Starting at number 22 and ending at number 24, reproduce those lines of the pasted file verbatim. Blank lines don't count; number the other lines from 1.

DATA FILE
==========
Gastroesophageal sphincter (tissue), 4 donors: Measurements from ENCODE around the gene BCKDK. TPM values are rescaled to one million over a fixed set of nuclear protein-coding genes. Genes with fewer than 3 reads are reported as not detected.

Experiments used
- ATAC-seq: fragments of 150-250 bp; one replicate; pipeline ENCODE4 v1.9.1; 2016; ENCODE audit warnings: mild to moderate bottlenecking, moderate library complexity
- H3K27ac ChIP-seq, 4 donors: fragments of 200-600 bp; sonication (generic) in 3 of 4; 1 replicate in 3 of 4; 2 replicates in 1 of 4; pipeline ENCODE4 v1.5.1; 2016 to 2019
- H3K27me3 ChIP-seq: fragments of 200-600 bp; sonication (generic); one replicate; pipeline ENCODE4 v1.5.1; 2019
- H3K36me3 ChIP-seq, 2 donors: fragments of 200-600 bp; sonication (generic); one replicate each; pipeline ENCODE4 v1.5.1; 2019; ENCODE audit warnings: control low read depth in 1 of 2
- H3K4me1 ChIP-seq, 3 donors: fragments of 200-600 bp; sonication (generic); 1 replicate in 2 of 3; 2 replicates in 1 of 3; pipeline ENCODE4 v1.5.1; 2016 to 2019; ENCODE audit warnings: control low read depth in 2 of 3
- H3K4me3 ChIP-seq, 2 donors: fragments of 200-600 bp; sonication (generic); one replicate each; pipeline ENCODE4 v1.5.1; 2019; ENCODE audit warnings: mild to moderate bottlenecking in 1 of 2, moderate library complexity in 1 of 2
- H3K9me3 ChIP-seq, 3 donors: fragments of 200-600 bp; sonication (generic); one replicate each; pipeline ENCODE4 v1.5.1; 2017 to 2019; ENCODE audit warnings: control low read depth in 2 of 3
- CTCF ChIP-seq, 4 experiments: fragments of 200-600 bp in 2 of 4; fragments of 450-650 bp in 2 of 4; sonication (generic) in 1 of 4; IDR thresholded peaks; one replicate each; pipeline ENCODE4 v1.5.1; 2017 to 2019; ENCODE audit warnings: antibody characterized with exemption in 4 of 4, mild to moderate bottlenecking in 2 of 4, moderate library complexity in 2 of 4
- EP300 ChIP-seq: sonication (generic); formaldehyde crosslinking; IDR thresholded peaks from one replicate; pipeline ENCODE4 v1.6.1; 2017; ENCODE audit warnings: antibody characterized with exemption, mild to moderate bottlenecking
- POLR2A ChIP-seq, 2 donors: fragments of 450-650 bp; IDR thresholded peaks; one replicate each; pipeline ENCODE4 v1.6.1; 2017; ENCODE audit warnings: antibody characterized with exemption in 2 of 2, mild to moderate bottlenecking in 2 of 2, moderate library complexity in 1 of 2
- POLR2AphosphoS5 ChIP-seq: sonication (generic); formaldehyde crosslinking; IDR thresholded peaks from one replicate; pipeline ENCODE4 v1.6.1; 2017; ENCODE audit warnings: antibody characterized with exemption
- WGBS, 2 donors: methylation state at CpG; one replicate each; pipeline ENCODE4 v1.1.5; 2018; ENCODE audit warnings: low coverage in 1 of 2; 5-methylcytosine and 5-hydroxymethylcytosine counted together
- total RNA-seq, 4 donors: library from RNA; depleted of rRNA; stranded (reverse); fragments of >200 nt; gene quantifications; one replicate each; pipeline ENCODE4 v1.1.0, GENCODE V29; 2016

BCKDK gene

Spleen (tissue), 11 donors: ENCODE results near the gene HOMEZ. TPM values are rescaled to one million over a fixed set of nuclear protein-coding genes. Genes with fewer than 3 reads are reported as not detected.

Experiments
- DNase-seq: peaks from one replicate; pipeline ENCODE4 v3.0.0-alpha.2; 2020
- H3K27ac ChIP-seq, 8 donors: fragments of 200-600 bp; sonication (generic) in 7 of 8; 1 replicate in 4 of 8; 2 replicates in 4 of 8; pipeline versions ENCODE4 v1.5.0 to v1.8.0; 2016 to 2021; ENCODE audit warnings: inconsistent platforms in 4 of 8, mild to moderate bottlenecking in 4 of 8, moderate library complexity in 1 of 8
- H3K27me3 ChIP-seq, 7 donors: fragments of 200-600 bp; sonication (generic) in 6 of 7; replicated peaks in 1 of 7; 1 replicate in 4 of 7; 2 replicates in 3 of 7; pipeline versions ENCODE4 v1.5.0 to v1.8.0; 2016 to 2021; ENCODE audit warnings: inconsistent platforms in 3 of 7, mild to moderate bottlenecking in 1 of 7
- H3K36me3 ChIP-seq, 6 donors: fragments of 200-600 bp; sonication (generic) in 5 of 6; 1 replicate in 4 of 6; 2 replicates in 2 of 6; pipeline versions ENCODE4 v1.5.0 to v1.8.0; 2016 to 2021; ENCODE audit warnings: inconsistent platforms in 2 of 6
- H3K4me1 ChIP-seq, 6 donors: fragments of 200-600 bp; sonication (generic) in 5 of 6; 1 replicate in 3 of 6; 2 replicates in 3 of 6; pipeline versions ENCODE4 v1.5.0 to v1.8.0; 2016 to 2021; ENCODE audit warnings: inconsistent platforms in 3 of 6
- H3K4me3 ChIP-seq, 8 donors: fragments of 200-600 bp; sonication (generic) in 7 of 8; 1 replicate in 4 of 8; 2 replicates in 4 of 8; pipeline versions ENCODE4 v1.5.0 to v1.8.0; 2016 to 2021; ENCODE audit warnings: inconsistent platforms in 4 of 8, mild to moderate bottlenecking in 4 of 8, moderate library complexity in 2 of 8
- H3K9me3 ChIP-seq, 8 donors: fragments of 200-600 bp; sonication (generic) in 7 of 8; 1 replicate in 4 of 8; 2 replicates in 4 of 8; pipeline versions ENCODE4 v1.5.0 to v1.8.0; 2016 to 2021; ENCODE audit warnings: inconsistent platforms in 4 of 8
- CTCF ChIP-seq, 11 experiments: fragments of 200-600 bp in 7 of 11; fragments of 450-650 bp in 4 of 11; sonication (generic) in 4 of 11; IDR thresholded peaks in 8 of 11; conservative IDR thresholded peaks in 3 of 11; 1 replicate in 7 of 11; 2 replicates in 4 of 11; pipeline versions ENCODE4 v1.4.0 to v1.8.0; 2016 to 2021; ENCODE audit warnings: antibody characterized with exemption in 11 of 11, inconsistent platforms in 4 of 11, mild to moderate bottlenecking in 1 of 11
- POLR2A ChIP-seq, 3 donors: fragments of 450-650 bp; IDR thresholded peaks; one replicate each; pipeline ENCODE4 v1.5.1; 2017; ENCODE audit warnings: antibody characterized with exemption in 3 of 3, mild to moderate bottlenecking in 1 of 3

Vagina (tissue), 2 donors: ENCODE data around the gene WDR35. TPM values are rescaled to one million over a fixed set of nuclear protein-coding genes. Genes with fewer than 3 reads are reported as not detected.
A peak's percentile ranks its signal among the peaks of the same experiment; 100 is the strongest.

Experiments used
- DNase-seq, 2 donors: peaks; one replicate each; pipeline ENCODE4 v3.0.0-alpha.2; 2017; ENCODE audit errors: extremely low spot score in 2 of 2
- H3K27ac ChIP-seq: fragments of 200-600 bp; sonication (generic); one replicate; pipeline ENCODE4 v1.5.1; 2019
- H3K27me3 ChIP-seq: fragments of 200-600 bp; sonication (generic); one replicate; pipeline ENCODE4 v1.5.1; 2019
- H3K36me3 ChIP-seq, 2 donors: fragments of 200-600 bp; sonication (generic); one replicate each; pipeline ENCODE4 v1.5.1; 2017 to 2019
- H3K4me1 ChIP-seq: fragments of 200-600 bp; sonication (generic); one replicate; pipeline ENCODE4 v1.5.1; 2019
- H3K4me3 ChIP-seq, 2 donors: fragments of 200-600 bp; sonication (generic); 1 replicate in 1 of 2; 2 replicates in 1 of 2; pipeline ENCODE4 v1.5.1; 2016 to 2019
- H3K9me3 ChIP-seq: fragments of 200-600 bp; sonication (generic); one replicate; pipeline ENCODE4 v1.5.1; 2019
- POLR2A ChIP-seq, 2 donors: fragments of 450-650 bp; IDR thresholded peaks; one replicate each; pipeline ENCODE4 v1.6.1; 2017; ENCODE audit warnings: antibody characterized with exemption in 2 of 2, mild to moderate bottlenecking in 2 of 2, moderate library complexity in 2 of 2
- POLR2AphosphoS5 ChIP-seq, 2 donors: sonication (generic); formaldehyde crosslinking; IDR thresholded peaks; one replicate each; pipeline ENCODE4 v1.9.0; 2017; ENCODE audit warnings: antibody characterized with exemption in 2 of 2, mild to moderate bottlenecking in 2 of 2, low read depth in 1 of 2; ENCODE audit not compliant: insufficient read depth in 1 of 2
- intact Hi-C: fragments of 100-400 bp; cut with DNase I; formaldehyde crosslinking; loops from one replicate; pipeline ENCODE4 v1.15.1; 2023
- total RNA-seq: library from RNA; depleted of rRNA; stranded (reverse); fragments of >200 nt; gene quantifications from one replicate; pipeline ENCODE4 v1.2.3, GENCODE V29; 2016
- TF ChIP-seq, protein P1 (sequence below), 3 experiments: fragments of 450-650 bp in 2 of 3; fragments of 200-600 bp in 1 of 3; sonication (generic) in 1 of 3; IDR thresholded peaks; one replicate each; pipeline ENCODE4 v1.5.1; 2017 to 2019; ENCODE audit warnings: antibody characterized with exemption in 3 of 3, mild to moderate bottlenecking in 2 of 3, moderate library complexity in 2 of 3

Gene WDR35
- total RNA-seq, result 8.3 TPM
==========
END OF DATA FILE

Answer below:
- H3K36me3 ChIP-seq, 6 donors: fragments of 200-600 bp; sonication (generic) in 5 of 6; 1 replicate in 4 of 6; 2 replicates in 2 of 6; pipeline versions ENCODE4 v1.5.0 to v1.8.0; 2016 to 2021; ENCODE audit warnings: inconsistent platforms in 2 of 6
- H3K4me1 ChIP-seq, 6 donors: fragments of 200-600 bp; sonication (generic) in 5 of 6; 1 replicate in 3 of 6; 2 replicates in 3 of 6; pipeline versions ENCODE4 v1.5.0 to v1.8.0; 2016 to 2021; ENCODE audit warnings: inconsistent platforms in 3 of 6
- H3K4me3 ChIP-seq, 8 donors: fragments of 200-600 bp; sonication (generic) in 7 of 8; 1 replicate in 4 of 8; 2 replicates in 4 of 8; pipeline versions ENCODE4 v1.5.0 to v1.8.0; 2016 to 2021; ENCODE audit warnings: inconsistent platforms in 4 of 8, mild to moderate bottlenecking in 4 of 8, moderate library complexity in 2 of 8